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who were intent upon holding faith and a good conscience, regardless of human censure, and unambitious of human applause : -and who, from motives purely religious, achieved an enterprize, unparralleled in ancient or in or in modern times."

After urging his hearers to respect the characters of the fathers, to cherish their principles and institutions, and to imitate their examples; the preacher concludes his discourse with the following animated address. "Sons of the Pilgrims! look at yonder rock, on which your fathers first stepped; look at that brook of which they first drank; look at the cold ground on which they first lay; look at the hill where they first met the aboriginal prince; look at this eminence which they first fortified; look at the lots which they first enclosed; look on the earth which covers their remains; and while ye exclaim, THESE ARE THE MEMORIALS OF OUR FATHERS,' imbibe their spirit, and follow their examples, and ye shall hereafter enter into their rest, and sit down with them and with all the holy fathers in the kingdom of heaven."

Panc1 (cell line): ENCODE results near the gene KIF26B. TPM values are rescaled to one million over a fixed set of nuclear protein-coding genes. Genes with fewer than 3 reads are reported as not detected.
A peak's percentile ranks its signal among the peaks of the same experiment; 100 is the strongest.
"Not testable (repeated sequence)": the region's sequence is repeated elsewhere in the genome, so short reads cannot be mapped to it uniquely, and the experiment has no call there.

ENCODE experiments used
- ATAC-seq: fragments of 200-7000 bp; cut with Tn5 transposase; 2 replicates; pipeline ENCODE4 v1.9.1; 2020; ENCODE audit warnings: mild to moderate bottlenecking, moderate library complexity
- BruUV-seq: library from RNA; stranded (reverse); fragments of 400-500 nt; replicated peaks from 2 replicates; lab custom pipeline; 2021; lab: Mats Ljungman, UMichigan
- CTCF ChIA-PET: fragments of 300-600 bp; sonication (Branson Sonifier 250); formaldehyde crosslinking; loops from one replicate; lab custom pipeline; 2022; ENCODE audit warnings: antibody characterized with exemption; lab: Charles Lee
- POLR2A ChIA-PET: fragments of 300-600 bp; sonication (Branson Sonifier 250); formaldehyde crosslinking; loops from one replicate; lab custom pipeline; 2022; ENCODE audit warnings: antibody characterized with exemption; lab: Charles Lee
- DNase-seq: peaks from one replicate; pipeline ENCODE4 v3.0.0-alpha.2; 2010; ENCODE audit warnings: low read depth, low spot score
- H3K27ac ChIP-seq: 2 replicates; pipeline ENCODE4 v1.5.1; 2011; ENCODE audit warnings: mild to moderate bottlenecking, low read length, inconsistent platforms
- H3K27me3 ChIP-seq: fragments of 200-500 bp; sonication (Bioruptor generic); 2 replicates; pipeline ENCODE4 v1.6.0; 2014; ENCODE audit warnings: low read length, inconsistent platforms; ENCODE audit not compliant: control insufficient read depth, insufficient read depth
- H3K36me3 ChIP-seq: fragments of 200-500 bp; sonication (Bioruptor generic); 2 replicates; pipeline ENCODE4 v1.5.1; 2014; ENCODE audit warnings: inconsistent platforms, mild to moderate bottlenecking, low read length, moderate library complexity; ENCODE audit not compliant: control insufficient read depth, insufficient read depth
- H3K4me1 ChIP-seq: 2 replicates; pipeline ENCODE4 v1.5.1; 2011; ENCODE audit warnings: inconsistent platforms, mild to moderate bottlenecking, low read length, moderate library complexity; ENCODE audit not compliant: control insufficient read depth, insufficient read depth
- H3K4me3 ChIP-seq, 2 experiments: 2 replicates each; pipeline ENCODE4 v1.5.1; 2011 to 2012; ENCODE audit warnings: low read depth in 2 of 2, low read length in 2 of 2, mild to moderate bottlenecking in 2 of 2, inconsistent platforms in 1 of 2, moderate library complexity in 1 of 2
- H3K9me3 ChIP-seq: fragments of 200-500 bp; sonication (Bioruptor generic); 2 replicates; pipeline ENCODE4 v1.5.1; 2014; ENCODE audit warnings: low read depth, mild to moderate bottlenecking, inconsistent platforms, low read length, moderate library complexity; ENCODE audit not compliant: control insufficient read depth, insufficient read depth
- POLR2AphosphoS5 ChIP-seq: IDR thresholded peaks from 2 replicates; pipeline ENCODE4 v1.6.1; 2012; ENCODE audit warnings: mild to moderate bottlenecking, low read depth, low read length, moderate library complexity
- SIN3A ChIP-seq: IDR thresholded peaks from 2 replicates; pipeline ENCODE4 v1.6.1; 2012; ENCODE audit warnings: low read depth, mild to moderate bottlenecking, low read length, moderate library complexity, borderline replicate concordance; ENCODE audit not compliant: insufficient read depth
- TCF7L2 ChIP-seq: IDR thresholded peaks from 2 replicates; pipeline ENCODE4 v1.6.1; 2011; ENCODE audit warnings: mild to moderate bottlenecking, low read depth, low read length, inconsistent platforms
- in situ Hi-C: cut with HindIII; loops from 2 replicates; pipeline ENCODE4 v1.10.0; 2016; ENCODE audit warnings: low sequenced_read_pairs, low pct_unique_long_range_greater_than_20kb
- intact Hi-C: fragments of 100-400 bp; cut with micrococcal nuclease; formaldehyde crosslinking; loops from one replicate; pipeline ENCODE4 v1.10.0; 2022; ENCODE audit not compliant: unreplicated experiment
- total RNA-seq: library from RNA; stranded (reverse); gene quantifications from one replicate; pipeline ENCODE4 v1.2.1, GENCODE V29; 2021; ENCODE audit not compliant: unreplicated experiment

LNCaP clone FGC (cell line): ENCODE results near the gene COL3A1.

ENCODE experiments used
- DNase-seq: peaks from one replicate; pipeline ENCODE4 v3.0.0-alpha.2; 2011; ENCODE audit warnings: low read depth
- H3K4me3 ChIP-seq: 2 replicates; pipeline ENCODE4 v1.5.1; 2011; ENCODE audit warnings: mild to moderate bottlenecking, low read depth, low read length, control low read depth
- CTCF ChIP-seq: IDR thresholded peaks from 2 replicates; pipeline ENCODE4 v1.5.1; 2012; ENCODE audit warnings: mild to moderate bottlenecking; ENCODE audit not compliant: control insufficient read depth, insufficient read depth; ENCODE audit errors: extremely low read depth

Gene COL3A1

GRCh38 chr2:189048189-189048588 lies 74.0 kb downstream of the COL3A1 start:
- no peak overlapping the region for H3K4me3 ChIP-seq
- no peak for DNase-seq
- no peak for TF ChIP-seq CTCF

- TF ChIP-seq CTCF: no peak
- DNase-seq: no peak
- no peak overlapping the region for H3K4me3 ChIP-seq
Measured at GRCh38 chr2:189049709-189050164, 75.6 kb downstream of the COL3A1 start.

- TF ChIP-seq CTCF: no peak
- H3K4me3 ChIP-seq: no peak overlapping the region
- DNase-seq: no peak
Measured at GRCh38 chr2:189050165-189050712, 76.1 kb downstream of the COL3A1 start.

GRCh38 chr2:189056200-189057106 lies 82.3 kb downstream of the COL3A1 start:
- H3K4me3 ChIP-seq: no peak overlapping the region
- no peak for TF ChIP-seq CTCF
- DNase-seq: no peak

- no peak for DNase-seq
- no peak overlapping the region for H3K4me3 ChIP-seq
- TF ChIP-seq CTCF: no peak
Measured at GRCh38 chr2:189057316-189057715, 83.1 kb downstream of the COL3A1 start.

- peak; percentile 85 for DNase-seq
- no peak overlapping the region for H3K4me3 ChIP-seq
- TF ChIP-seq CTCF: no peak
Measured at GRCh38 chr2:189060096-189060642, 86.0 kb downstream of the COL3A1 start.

Some valuable notes, illustrative of facts referred to, are added to the sermon. With these additions it forms an whole, which will convey much information to such readers as are unacquainted with the early history of New England; and to the sons of the pilgrims it must be peculiarly pleasing, as a memorial justly honourable to the eminent virtues of their fathers.